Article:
The following was written for the Community Development Corporation's annual report to NeighborWorks America. It presents a good snapsh...
The relationships that both Nassau and Suffolk Counties have in regards to the stewardship of waters that both surround and provide drinking...
Often I write about sound planning principles and how either a municipality or individual is not following standard “Planning 101.” I als...
The following was published on Long Island Business News: The following are my thoughts of the issues of the day that caught my eye durin...
What follows is an introduction to Long Island's groundwater system. In order to craft sound policy, it is crucial for the public t...
Wednesday, October 24, 2012
The Loss of the Islanders and Poor Planning
The loss of the Islanders highlights the serious implications poor land use planning has on the region. However, while an easy scapegoat, Nassau County is not solely to blame. Instead, a cocktail of different factors are the reason why Nassau County is no longer home to the New York Islanders.
First, Nassau County could not get out of their own way. The Lighthouse proposal was reliant upon density that on Manhattan-esque proportions because the commercial development had to offset the costs of the new coliseum. Simply put, Nassau made a promise to Wang it couldn't keep because they never controlled the land to begin with.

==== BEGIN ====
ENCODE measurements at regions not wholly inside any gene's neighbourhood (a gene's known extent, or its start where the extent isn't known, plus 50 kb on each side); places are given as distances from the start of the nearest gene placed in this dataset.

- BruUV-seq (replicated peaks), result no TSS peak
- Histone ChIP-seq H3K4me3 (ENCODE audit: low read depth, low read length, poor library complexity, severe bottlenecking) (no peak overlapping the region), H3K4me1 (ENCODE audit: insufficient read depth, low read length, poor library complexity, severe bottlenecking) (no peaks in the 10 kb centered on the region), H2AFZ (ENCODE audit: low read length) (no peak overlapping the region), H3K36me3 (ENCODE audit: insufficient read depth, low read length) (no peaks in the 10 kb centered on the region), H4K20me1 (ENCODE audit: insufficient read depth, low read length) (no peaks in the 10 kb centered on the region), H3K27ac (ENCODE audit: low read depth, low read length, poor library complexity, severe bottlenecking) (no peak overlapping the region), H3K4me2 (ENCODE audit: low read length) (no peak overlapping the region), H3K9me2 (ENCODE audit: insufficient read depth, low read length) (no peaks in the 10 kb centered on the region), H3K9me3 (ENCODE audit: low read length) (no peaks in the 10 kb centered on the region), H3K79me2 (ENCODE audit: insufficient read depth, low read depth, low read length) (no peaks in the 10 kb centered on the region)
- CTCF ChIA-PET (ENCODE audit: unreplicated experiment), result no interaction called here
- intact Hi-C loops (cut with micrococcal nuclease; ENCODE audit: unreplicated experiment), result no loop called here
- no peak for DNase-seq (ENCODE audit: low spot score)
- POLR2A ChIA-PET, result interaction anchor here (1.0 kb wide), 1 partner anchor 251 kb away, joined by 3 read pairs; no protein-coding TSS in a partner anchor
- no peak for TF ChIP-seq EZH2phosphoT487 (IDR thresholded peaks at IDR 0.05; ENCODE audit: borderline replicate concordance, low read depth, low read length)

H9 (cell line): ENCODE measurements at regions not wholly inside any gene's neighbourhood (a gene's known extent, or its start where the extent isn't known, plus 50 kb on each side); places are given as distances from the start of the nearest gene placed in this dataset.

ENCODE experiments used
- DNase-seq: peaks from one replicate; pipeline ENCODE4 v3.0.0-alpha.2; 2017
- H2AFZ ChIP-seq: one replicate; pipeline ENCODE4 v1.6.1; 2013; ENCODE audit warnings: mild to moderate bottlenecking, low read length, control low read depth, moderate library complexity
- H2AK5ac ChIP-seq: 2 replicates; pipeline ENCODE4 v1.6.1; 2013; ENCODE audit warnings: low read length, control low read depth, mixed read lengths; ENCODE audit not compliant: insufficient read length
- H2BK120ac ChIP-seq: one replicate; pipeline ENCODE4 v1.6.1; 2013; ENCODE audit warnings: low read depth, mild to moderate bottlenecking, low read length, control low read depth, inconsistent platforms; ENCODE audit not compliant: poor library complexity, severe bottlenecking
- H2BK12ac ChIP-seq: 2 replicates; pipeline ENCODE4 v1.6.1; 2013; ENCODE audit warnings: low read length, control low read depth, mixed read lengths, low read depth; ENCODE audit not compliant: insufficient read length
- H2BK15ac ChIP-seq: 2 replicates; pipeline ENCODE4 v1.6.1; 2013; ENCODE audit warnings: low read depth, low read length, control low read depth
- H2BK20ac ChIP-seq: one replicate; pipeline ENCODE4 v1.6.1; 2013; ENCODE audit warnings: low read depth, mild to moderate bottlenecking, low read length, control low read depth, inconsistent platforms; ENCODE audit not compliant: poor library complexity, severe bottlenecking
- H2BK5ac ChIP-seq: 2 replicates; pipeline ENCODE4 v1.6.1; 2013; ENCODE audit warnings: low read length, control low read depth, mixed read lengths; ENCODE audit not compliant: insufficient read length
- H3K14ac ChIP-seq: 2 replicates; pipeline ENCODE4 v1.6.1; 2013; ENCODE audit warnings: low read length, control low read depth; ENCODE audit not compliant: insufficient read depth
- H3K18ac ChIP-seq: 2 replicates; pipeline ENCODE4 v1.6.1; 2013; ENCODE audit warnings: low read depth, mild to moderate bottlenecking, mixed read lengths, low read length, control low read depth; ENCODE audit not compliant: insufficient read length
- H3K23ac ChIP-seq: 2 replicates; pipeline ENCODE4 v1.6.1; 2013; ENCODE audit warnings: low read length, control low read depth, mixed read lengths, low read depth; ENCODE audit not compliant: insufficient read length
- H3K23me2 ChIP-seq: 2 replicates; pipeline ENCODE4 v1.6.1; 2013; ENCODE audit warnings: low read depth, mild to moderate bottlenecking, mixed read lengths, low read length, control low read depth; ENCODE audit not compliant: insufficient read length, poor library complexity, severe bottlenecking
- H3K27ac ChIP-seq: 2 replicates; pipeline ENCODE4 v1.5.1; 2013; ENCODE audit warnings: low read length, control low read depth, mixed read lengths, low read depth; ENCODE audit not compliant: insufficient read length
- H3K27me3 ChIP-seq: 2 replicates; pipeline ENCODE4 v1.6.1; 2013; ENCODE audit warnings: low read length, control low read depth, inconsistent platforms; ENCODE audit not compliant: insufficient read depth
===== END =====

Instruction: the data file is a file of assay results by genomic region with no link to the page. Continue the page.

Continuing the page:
On Long Island, zoning and land use restrictions are controlled by local government, not the County. The Town of Hempstead, regardless if they were in on the conversations or not, rejected the proposal on the typical Long Island grounds: Traffic concerns and density. The County’s failed referendum was a gross misstep, especially concerning the economic conditions and the high tax burden Nassau’s residents already have. It is unrealistic to expect residents to use their tax dollars to pay for a quasi-public/private entity in a deep recession. While the County has had ample opportunity to redevelop the site, the Town of Hempstead proved to be oppositional, despite their claims of opening up the zoning.
If Long Island is to craft its own identity, separate from that of the “principal suburb of New York City”, our policymakers need to craft comprehensive redevelopment plans that are outside of the box, and most importantly, realistic to implement. As with any comprehensive planning process, stakeholders and residents must be brought in early on, and the process must be completely transparent. Only then will things get done, and redevelopment can happen.
The Barclays Center is a stunning redevelopment in the heart of Brooklyn. The site is easily accessible by mass transit, and anchors new development in the area. The smaller setting will provide a more intimate experience for fans. In the end, the fans of the Isles win, and Nassau County and the Town of Hempstead lose.